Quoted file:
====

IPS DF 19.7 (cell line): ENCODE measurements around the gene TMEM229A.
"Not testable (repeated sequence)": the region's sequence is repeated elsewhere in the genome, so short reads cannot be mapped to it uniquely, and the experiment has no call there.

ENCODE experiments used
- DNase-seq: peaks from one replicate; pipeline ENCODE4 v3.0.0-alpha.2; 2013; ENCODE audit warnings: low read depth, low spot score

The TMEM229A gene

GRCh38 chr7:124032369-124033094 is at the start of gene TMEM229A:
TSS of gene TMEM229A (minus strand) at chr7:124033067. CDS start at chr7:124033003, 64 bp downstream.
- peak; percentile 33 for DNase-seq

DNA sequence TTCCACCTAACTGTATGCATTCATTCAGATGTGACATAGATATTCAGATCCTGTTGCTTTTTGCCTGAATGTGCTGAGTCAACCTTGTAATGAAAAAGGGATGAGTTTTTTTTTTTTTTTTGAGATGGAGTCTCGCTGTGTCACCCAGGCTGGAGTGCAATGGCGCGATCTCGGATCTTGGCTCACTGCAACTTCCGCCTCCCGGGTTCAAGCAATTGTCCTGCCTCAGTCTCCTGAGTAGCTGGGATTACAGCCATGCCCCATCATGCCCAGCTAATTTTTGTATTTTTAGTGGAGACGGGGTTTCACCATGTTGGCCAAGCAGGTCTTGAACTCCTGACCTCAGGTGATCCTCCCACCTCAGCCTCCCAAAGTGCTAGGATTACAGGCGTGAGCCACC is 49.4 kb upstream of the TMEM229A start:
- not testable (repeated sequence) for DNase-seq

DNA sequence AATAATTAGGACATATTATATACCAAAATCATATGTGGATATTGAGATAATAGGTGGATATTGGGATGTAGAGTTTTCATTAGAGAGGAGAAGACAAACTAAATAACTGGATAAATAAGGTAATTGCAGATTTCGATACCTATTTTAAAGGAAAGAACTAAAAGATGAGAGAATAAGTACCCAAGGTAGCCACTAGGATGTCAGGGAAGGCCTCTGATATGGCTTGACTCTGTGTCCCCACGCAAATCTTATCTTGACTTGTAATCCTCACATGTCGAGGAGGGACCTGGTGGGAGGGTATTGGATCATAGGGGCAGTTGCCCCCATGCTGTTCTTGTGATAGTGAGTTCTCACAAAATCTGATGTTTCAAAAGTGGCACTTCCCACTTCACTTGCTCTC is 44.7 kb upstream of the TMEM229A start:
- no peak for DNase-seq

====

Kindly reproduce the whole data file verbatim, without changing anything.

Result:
IPS DF 19.7 (cell line): ENCODE measurements around the gene TMEM229A.
"Not testable (repeated sequence)": the region's sequence is repeated elsewhere in the genome, so short reads cannot be mapped to it uniquely, and the experiment has no call there.

ENCODE experiments used
- DNase-seq: peaks from one replicate; pipeline ENCODE4 v3.0.0-alpha.2; 2013; ENCODE audit warnings: low read depth, low spot score

The TMEM229A gene

GRCh38 chr7:124032369-124033094 is at the start of gene TMEM229A:
TSS of gene TMEM229A (minus strand) at chr7:124033067. CDS start at chr7:124033003, 64 bp downstream.
- peak; percentile 33 for DNase-seq

DNA sequence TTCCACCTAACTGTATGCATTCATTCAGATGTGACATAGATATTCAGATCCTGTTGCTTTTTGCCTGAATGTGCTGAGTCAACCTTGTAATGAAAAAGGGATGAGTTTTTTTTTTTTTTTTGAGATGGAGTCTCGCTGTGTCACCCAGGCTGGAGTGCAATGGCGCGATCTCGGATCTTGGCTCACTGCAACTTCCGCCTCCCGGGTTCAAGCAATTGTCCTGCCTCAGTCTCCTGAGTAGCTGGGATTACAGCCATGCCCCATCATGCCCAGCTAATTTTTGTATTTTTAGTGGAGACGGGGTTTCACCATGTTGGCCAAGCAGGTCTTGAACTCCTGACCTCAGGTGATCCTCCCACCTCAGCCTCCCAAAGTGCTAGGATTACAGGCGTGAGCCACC is 49.4 kb upstream of the TMEM229A start:
- not testable (repeated sequence) for DNase-seq

DNA sequence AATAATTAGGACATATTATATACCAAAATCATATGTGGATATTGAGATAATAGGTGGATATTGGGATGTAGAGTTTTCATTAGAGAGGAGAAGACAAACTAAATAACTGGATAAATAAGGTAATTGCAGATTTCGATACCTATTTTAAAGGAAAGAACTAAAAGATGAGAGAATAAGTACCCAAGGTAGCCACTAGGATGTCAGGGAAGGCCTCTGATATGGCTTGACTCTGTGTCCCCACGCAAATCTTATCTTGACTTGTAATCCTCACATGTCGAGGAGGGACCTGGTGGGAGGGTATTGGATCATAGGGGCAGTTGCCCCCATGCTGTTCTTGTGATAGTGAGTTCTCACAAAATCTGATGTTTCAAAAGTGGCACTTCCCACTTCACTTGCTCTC is 44.7 kb upstream of the TMEM229A start:
- no peak for DNase-seq